LinkedIn creates new list series to highlight industry leaders

LinkedIn Next Wave recognizes 150 professionals under 35, including Leslie Dewan of Boston.
LinkedIn Next Wave recognizes 150 professionals under 35, including Leslie Dewan of Boston.

Click. Skim. Share. Lists lend themselves to the quick attention span of social media users, and LinkedIn is leveraging this by creating its own content.

LinkedIn on Tuesday revealed LinkedIn Next Wave, a list of the top 150 professionals in 15 fields who are transforming their industries (and are age 35 or under). It’s  the first of a new quarterly list series, LinkedIn Corp. announced on Tuesday.

Seven greater Boston-area based professionals, according to their LinkedIn profiles, are included in the list.

  • Maura McCarthy, 35, a former venture capitalist, is the co-founder and vice president of market development at Blu Homes of California and Waltham, which designs precision-built homes. Launched in 2008, Blu Homes is the largest maker of luxury prefab homes in the United States. She is included under “Real Estate” on the Next Wave list.

Dhruv Khullar, 28, is a second-year resident physician at Harvard Medical School and Massachusetts General Hospital. He has written health care-focused articles for The New York Times, Slate, and The Atlantic, and is part of the “Healthcare” list.

Anna Young, 29, designs inexpensive medical devices with simple objects at Massachusetts Institute of Technology’s Little Devices Lab and posts the hacks on her Pinterest board. Young co-founded the MakerNurse Initiative in 2013, a website that encourages nurses to invent gadgets at a patient’s bedside. She is listed under “Healthcare.”

Caleb Harper, 33, is the principal investigator and director of the Open Agriculture (OpenAG) Initiative at the MIT Media Lab. Listed under “Education,” his work involves leading engineers, architects, and scientists in the exploration and development of future food systems.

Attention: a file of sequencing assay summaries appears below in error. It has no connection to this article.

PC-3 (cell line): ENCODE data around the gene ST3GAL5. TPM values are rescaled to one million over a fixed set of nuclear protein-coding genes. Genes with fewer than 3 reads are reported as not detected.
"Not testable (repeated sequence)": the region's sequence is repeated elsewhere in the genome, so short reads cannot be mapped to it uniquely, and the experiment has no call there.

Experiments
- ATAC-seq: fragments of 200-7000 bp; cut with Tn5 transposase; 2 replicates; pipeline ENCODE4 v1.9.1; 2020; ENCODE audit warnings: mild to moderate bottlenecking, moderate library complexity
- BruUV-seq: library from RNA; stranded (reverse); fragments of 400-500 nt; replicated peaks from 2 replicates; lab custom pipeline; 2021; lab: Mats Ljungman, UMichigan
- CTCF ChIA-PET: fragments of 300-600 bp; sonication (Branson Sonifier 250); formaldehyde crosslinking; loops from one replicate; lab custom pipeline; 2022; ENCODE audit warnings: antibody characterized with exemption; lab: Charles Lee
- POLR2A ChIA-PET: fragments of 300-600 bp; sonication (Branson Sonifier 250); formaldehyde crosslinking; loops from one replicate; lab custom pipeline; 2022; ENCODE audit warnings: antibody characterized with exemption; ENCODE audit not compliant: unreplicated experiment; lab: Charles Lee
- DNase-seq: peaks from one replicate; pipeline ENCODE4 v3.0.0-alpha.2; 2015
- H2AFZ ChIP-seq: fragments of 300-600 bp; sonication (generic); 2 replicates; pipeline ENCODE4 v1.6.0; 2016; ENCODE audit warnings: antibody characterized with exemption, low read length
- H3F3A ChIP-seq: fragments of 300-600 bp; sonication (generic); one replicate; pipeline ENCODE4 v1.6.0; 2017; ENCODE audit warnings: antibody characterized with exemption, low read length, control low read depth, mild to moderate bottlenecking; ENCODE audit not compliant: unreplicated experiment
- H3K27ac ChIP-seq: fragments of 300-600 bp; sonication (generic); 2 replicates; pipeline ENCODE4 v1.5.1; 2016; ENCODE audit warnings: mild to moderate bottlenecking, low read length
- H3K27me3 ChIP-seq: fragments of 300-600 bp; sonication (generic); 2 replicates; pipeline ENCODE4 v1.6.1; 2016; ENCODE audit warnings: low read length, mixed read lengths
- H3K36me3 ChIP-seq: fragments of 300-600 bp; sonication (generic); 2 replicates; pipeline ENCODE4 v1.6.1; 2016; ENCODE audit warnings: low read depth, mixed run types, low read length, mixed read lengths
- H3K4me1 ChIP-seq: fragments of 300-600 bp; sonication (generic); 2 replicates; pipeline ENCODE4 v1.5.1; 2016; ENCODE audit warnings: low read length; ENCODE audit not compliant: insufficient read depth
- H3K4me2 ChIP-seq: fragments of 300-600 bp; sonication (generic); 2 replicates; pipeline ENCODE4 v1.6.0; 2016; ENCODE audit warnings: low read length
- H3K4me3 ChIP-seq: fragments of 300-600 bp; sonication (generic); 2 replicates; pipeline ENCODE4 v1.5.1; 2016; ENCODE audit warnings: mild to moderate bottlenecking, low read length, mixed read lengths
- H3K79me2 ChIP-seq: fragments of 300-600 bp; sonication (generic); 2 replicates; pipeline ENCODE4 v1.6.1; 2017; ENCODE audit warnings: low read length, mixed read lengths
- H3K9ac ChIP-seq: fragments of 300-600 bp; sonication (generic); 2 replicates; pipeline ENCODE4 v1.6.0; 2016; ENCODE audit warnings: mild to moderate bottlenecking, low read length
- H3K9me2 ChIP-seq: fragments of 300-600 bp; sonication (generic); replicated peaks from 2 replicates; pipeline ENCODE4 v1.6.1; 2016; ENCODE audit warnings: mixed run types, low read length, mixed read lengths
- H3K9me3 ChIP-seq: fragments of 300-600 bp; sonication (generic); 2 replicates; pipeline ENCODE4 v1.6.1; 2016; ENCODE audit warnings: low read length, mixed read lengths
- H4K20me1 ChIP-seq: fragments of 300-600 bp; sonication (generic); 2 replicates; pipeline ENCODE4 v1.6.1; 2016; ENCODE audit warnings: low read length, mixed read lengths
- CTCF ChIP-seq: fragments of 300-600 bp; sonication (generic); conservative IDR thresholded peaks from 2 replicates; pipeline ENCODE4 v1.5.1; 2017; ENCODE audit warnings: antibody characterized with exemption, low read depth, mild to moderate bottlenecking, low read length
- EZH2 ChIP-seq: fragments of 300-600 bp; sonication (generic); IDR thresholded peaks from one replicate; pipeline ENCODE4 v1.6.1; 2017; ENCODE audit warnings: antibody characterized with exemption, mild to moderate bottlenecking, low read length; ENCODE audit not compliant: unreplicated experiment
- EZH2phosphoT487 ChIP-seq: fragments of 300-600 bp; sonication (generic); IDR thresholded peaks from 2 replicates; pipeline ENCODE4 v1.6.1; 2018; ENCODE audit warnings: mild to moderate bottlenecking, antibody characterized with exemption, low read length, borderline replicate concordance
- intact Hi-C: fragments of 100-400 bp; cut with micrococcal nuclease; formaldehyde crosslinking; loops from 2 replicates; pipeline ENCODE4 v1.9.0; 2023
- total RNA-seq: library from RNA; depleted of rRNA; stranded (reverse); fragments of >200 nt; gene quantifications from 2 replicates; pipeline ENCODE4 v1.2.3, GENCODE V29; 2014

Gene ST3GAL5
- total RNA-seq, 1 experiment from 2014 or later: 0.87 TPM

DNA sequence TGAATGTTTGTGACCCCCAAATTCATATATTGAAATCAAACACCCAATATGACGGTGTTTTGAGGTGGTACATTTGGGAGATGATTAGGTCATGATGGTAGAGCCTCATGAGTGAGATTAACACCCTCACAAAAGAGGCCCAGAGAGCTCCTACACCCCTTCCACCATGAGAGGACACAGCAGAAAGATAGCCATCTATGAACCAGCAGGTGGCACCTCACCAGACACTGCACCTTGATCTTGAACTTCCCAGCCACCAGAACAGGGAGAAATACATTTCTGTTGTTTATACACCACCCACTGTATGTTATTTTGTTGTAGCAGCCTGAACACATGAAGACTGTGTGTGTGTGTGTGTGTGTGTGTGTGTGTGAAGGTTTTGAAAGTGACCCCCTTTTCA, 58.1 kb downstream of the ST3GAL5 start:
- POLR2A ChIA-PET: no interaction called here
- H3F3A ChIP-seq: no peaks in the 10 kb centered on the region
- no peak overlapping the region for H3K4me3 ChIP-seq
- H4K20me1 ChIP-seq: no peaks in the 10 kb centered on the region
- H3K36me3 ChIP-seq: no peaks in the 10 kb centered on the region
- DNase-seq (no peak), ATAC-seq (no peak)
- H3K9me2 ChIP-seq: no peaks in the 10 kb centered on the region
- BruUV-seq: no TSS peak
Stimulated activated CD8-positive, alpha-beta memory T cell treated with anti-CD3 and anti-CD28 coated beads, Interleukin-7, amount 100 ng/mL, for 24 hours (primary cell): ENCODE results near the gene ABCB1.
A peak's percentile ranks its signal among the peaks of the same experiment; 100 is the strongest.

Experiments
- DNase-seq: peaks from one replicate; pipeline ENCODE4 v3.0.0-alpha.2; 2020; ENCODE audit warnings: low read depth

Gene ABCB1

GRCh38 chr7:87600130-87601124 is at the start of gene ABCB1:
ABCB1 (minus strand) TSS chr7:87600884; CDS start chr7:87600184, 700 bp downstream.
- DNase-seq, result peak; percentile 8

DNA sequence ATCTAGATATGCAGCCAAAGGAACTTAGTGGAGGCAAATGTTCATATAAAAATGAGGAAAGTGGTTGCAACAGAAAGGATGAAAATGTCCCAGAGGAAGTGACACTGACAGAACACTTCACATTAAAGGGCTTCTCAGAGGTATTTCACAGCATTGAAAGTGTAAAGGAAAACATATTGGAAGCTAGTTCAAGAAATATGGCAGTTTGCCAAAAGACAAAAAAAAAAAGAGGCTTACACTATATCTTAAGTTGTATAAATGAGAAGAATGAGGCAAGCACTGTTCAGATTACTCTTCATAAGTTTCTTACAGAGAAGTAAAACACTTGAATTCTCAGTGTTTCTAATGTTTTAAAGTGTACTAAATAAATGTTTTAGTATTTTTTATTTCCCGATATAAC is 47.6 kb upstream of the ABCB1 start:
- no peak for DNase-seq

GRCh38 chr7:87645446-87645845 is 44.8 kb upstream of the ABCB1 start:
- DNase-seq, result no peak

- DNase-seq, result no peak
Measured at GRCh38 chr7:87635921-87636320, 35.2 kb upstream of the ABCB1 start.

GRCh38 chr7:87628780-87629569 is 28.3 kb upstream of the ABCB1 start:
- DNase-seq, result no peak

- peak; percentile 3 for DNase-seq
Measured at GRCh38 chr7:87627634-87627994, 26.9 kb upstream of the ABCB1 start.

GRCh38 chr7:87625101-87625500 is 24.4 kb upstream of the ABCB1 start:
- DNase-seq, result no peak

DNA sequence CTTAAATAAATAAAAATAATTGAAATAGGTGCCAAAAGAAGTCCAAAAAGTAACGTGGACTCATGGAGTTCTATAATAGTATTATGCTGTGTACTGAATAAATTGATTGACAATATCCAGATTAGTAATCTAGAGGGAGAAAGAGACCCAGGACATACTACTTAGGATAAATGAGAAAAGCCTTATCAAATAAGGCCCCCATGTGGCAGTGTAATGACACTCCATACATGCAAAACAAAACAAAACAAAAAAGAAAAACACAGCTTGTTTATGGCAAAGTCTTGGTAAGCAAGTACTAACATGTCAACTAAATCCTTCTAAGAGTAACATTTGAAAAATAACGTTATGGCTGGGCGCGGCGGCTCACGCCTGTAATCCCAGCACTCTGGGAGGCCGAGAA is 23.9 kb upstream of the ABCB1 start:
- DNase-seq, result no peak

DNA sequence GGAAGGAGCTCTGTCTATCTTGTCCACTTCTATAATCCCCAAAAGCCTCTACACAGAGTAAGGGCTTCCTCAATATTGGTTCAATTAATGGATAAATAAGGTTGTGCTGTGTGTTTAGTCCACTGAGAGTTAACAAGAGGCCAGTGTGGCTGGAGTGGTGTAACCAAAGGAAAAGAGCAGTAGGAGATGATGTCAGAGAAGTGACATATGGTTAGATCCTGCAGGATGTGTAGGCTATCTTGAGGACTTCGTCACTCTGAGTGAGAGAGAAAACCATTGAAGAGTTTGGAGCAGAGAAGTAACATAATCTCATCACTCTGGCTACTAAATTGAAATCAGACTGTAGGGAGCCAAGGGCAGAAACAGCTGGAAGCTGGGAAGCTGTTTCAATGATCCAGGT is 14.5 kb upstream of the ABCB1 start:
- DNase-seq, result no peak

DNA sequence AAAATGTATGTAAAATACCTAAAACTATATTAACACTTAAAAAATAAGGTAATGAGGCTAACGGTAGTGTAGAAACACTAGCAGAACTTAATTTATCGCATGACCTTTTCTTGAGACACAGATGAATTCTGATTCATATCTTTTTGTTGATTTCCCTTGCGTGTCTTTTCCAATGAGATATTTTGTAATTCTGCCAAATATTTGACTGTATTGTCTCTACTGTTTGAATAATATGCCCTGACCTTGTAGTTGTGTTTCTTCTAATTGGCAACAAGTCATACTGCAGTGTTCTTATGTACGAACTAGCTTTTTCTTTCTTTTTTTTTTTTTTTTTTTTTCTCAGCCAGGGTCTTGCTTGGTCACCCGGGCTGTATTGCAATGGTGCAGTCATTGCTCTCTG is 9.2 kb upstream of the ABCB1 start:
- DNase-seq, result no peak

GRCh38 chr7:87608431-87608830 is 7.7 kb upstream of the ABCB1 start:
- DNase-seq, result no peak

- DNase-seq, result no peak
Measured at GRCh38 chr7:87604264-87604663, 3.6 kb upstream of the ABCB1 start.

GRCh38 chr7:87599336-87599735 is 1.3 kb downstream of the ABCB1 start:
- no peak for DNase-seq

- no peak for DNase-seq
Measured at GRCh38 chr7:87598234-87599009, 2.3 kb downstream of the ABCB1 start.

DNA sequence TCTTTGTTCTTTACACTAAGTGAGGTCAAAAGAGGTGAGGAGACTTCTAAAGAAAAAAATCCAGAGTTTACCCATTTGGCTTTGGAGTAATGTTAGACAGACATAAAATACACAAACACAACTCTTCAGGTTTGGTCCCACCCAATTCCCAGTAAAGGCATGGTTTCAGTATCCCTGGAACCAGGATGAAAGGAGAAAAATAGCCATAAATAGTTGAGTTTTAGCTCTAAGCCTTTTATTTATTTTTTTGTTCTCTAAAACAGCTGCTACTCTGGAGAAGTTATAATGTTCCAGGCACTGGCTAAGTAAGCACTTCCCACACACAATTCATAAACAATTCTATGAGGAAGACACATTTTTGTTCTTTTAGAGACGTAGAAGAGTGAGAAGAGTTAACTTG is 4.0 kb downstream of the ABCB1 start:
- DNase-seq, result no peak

Leslie Dewan is chief executive and co-founder of Transatomic Power of Cambridge, a company of nuclear engineers with a new approach for electricity generation. She has also been named to Forbes’s “30 under 30,” MIT’s “35 Innovators Under 35,” and TIME Magazine’s “30 People Under 30 Changing the World.” She is included under LinkedIn’s “Energy” section.

David Bradwell, 33, is chief technology officer and co-founder of Ambri, an electric utility company. He spent two stints at MIT as a visiting researcher and scientist and is part of the “Energy” list.

Nathan Hancock, 30, is senior director of research and development at Oasys Water of Boston, an early stage commercial enterprise focused on treating the world’s most difficult waters. He has a PhD in environmental science and engineering from Colorado School of Mines and is pursing a MBA at Harvard Business School. Hancock is included in the “Energy” list.

Don’t fret if these names are unrecognizable. Dan Roth, executive editor at LinkedIn, acknowledges that most of the individuals are up-and-coming, and will be more widely known in the next five years.

Roth started this project because he knows the power of lists, if there is real thought behind the content. The goal of LinkedIn Lists, which will spotlight industry leaders every quarter, he said, is to educate professionals, who are already in the work mindset when on the website, and to celebrate individuals who are captivating their industry.

To populate the list, LinkedIn looked at which profiles are most viewed by people in the same industry, social engagement performance, the frequency that candidates appeared in the news, and other metrics, according to a press release. LinkedIn influencers, a program launched in 2012 that consists of the top 500 professionals who write and share on the website, also recommended individuals.

LinkedIn, which has more than 380 million users, said more than 80 percent of the “Next Wave” professionals did not attend an Ivy League school for undergraduate education, and only 15 percent earned an MBA. (Many, however, did attend the top universities for graduate school.) Roth speculates that the majority of the recognized individuals care more about doing what you love than going to a school that is regarded as top notch.

“When you have a path that has been laid out for you, it’s very easy to see where you are going to end up and how to get there,” Roth said in reference to Ivy League schools. “A lot of people don’t know where the path goes or didn’t care what the path was. They are self-starters and entrepreneurs, got into a field, saw a problem, and decided to go out and try to fix it.”

The next LinkedIn List in the series will feature individuals who write, share, and develop their brands through curation and creation.